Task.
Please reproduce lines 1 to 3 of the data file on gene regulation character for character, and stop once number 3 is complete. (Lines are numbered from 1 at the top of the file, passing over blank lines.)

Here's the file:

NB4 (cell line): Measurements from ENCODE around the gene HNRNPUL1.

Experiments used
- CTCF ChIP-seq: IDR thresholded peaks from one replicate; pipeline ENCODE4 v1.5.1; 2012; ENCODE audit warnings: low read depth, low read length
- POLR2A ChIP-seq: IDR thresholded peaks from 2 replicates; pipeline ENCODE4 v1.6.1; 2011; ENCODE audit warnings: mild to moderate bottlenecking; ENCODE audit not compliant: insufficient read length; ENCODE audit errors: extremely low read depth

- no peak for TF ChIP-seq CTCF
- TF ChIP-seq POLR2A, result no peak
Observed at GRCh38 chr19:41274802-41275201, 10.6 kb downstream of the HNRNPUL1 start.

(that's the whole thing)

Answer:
NB4 (cell line): Measurements from ENCODE around the gene HNRNPUL1.

Experiments used
- CTCF ChIP-seq: IDR thresholded peaks from one replicate; pipeline ENCODE4 v1.5.1; 2012; ENCODE audit warnings: low read depth, low read length